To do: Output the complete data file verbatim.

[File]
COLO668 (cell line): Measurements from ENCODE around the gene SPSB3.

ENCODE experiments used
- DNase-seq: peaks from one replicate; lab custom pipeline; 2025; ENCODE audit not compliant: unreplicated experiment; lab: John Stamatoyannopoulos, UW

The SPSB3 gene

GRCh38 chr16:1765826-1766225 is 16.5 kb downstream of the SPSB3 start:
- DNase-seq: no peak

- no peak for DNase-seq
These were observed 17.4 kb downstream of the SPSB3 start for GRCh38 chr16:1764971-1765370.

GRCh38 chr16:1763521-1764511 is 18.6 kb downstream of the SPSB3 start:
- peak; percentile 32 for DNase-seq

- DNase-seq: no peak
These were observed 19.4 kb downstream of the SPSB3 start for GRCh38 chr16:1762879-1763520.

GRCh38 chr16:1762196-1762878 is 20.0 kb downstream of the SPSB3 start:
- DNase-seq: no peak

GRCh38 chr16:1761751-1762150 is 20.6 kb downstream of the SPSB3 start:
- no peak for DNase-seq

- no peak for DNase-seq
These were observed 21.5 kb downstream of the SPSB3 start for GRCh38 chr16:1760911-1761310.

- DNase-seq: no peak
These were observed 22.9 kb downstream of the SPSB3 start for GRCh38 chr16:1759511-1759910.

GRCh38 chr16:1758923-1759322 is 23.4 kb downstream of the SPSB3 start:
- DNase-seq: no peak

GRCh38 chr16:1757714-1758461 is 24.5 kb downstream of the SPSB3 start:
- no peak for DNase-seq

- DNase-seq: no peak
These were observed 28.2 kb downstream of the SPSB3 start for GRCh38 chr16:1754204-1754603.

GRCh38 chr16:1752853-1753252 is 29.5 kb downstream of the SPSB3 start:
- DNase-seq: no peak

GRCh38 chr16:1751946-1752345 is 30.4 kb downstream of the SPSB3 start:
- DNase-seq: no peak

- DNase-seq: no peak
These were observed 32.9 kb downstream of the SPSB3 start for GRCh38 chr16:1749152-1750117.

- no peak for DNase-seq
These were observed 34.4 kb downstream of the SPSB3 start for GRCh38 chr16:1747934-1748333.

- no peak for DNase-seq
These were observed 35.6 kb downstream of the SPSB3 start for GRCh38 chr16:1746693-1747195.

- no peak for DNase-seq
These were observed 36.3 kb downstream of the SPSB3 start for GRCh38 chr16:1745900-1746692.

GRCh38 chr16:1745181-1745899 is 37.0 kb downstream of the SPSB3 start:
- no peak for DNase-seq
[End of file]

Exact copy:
COLO668 (cell line): Measurements from ENCODE around the gene SPSB3.

ENCODE experiments used
- DNase-seq: peaks from one replicate; lab custom pipeline; 2025; ENCODE audit not compliant: unreplicated experiment; lab: John Stamatoyannopoulos, UW

The SPSB3 gene

GRCh38 chr16:1765826-1766225 is 16.5 kb downstream of the SPSB3 start:
- DNase-seq: no peak

- no peak for DNase-seq
These were observed 17.4 kb downstream of the SPSB3 start for GRCh38 chr16:1764971-1765370.

GRCh38 chr16:1763521-1764511 is 18.6 kb downstream of the SPSB3 start:
- peak; percentile 32 for DNase-seq

- DNase-seq: no peak
These were observed 19.4 kb downstream of the SPSB3 start for GRCh38 chr16:1762879-1763520.

GRCh38 chr16:1762196-1762878 is 20.0 kb downstream of the SPSB3 start:
- DNase-seq: no peak

GRCh38 chr16:1761751-1762150 is 20.6 kb downstream of the SPSB3 start:
- no peak for DNase-seq

- no peak for DNase-seq
These were observed 21.5 kb downstream of the SPSB3 start for GRCh38 chr16:1760911-1761310.

- DNase-seq: no peak
These were observed 22.9 kb downstream of the SPSB3 start for GRCh38 chr16:1759511-1759910.

GRCh38 chr16:1758923-1759322 is 23.4 kb downstream of the SPSB3 start:
- DNase-seq: no peak

GRCh38 chr16:1757714-1758461 is 24.5 kb downstream of the SPSB3 start:
- no peak for DNase-seq

- DNase-seq: no peak
These were observed 28.2 kb downstream of the SPSB3 start for GRCh38 chr16:1754204-1754603.

GRCh38 chr16:1752853-1753252 is 29.5 kb downstream of the SPSB3 start:
- DNase-seq: no peak

GRCh38 chr16:1751946-1752345 is 30.4 kb downstream of the SPSB3 start:
- DNase-seq: no peak

- DNase-seq: no peak
These were observed 32.9 kb downstream of the SPSB3 start for GRCh38 chr16:1749152-1750117.

- no peak for DNase-seq
These were observed 34.4 kb downstream of the SPSB3 start for GRCh38 chr16:1747934-1748333.

- no peak for DNase-seq
These were observed 35.6 kb downstream of the SPSB3 start for GRCh38 chr16:1746693-1747195.

- no peak for DNase-seq
These were observed 36.3 kb downstream of the SPSB3 start for GRCh38 chr16:1745900-1746692.

GRCh38 chr16:1745181-1745899 is 37.0 kb downstream of the SPSB3 start:
- no peak for DNase-seq